“Since this spring, Mr. Romney has raised $1.5 million from employees of firms like Morgan Stanley; Highbridge Capital Management, a hedge fund; and Blackstone, a private equity firm. Mr. Obama has raised just over $270,000 from firms that were among his leading sources of campaign cash in 2008.”
College students have organized “College Bank Transfer Day” and demanded that universities close their corporate bank accounts and move to community development banking and investing. Universities control about $350 billion in endowments and almost $100 billion in annual spending according to the Responsible Endowment Coalition.
This Huffington Post article tells the story of the Move Your Money Project which has over 41,000 “likes” on Facebook. The project calls for ending the too big to fail model of banking, fewer fees – more savings for customers, investing in main street, supporting local business and building the local economy. The campaign claims that since it launched in 2010 it has spurred over 10 million people into moving their money to community banks and/or credit unions, according to Moebs Services. Here in Illinois, Representative Jan Schakowski (D-Ill.) talked to MSNBC’s Dylan Ratigan about why she moved her money from Bank of America to her local Devon Bank: “Individuals can do something about it. We don’t have to live with these abusers.”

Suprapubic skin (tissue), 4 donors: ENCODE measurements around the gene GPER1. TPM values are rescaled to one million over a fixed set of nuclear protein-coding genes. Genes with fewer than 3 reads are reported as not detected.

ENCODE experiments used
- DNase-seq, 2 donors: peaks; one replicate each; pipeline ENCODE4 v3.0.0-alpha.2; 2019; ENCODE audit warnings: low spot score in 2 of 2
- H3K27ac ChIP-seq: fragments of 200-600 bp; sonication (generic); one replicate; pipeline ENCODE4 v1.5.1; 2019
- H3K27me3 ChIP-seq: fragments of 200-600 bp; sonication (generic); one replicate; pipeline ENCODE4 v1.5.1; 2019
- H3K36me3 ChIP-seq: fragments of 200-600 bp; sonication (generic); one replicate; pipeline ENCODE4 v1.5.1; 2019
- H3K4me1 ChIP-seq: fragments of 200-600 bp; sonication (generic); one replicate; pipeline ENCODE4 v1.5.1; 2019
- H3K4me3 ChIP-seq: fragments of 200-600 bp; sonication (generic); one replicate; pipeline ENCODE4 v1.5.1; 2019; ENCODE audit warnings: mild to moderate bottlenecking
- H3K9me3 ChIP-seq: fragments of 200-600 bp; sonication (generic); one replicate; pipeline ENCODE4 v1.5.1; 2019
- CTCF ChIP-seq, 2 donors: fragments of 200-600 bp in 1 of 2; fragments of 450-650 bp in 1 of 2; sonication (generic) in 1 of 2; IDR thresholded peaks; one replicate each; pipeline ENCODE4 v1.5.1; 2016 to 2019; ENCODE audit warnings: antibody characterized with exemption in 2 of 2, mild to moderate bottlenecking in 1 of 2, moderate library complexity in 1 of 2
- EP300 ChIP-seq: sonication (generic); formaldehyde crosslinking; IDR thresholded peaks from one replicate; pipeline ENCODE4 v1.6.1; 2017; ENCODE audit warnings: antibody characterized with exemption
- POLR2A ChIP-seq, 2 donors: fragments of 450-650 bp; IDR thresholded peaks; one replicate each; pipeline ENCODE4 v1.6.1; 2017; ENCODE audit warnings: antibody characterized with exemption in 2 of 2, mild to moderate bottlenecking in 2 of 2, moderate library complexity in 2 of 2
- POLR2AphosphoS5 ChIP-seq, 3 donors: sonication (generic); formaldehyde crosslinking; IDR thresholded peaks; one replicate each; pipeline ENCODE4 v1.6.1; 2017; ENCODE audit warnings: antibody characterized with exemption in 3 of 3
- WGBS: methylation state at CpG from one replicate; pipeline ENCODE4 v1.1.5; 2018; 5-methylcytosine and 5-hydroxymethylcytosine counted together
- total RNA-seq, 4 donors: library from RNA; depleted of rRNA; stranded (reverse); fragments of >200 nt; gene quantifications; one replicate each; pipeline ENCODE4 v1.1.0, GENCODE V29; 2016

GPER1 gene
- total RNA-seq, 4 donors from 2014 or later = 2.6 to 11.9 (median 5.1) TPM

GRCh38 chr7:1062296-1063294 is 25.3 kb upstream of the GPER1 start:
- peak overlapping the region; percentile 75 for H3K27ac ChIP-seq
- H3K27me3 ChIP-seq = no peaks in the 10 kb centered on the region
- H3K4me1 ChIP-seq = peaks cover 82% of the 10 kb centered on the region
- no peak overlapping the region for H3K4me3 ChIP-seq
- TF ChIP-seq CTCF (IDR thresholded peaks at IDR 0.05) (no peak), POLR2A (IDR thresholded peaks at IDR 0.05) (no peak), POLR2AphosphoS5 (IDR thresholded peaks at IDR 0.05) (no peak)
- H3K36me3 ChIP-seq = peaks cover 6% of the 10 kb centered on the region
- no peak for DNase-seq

You can watch the “MoveYourMoney” video below which puts the story into perspective by remixing an old cinema classic.
Whats the Alternative?
The alternative to banking with “Too Big to Fail” banks, such as Chase and Bank of America, is moving to a community bank or a credit union. Credit unions are non-profit and claim to exist in order “to help people, not to make a profit.” You can find a credit union near you wherever you are in the United States. Information is also available en espanol. Here are some basic facts about Credit Unions to get you started.
A credit union is a not-for-profit, democratic, member-owned cooperative which anyone can join. You become a member and co-owner of the credit union when you make a deposit.
- Provide the same products and services—including surcharge-free ATMs, online financial services, and free savings and checking accounts—as other financial institutions
- Return their profits to their credit union members by providing better services, better rates, lower fees and special discounts
- Follow conservative investment practices and lend responsibly